MOHAMED MOUSSA (Egypt), associating himself with the African Group, said the Council could only work effectively if its efforts were applied in the context of genuine inter‑Governmental dialogue.  The Council’s mandate was outlined by the General Assembly and he expressed concern over efforts to alter its mission.  There was a need to streamline the Council’s work and he affirmed the interdependence of all rights, including the right to development, which must be pursued on equal footing.  He welcomed the appointment of the Special Rapporteur on the right to development.

MEJIA VELEZ (Colombia) insisted that efforts were needed to streamline the number of resolutions considered by the Council.  The body helped to advance respect for all rights, notably by strengthening the structures that protected those rights.  Still, colossal challenges remained, she said, welcoming the start of the third universal periodic review cycle.  The review process could foster global cooperation on human rights issues, she noted, commending implementation of recommendations made during the review cycles.  Pointing to Colombia’s recent peace agreement, she expressed the need to promote human rights in rural areas and support gender‑specific approaches.

Ms. HAILE (Eritrea), associating herself with the African Group, underscored the importance of ensuring the Human Rights Council was not used as a tool for political purposes, noting that it had been established to address the manipulation and double standards characterizing the Commission on Human Rights.  Eritrea rejected the practice of “naming and shaming” and of imposing mandates that did not enjoy the support of the concerned country.  It was unfortunate that the Council continued to be embroiled in a regional conflict, she said, singling out the universal periodic review as the appropriate forum for discussions.  Human rights were interrelated and indivisible, but some countries continued to ignore economic, social and cultural rights in favour of civil and political rights.

JUN SAITO (Japan) said his country had been promoting and protecting human rights in the Asia‑Pacific region, sponsoring country‑specific resolutions in the Human Rights Council.  The international community should render the Council more effective and efficient, and it was worth considering a review of the schedules, frequencies and procedures of the human rights mechanisms as a whole, he said.  As Special Procedures were essential functions, a review of them by a third party could be helpful to improving their quality and efficiency.  Indeed, the Council was becoming ever more important and should keep updating itself.

ALI MAAN (Iraq) said his country’s Constitution ensured all people were equal under the law.  As the international war on terror persisted, Iraq understood the consequences of terror and vowed to remain at the forefront of the fight.  Social problems like poverty and injustice were at the root of negative phenomena across the world, he said, urging efforts to “dry up” sources of terror.  He called for implementation of programmes that countered exclusion and enhanced human rights in all countries as a means to spread a culture of acceptance.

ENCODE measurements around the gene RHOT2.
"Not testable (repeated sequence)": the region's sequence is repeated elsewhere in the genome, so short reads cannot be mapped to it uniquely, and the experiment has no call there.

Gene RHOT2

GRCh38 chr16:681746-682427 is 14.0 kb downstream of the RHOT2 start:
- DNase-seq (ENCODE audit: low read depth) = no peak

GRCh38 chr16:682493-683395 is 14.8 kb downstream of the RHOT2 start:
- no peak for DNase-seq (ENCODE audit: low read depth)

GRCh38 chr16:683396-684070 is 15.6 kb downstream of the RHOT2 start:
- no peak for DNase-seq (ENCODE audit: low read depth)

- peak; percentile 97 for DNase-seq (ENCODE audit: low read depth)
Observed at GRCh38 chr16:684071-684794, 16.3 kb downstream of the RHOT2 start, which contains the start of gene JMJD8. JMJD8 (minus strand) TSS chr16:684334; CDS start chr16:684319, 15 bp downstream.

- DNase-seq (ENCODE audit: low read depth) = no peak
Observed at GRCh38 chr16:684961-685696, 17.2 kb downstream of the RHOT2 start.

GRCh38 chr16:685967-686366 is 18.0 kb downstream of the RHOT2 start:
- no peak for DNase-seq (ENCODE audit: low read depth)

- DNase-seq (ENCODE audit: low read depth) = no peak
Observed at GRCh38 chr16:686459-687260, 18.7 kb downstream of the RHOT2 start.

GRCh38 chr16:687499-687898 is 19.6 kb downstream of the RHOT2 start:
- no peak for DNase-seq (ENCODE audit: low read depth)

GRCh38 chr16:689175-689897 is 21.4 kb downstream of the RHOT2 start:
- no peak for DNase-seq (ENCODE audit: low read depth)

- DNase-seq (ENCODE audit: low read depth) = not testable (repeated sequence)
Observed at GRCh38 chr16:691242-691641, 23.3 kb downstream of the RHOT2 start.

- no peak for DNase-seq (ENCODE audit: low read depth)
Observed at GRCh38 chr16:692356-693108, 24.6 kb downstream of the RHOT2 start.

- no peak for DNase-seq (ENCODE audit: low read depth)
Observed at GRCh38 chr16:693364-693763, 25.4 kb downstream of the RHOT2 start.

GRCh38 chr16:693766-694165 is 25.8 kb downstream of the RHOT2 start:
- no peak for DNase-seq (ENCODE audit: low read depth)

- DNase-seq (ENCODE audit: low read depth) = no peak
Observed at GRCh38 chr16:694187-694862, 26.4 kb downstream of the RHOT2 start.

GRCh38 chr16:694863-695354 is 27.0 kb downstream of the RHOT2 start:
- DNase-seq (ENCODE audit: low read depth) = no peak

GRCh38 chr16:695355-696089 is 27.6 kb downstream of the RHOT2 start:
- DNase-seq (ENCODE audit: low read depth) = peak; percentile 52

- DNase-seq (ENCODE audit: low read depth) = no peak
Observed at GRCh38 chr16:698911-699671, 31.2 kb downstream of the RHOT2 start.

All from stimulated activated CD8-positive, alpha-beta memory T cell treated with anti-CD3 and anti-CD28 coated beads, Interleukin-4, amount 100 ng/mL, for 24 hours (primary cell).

AMJAD QASSEM AGHA (Syria) expressed opposition to the Council President’s report and in particular to sections referring to Syria.  The report threatened the credibility of the Council and universal periodic review, he said, condemning efforts to politicize human rights issues.  Noting that the President had gone beyond his mandate, he said the Council had failed to identify Syria’s efforts to combat terror, as well as the negative effects resulting from unilateral measures imposed against it by certain Member States.  The President also had failed to condemn violence in Yemen caused by Saudi Arabia, he said, objecting to selectivity in addressing human rights.

Mr. GAUMAKWE (Botswana), associating himself with the African Group, said the Council’s work load continued to grow, threating efforts to mitigate rights violations.  The increased scope of the agenda called for reflection on how to effectively use resources.  Botswana had held multi‑stakeholder consultations in drafting human rights legislation and was drafting a bill to transform the Ombudsman’s office into a hybrid national human rights institution.  The universal periodic review and national efforts had strengthened the bridge between the State and civil society, he assured, stressing that holistic approaches were vital to preventing rights violations.

Ms. BROOKS (United States) said the Council’s credibility had been damaged by the presence of members with poor human rights records and hostility to its primary mission, as evidenced by the election of the Democratic Republic of the Congo.  Reform of its agenda was needed.  All States must work to strengthen the Council through positive action in New York and Geneva, she said, underscoring that civil society must be able to engage with the United Nations without fear of retaliation.  The United States was appalled by direct threats of retaliation, including by Human Rights Council members; Special Procedures had also reported on reprisals.  The international community must do more to put end to such threats.  The Council must be a voice for people fighting for human rights, and as such, must have members committed to human rights.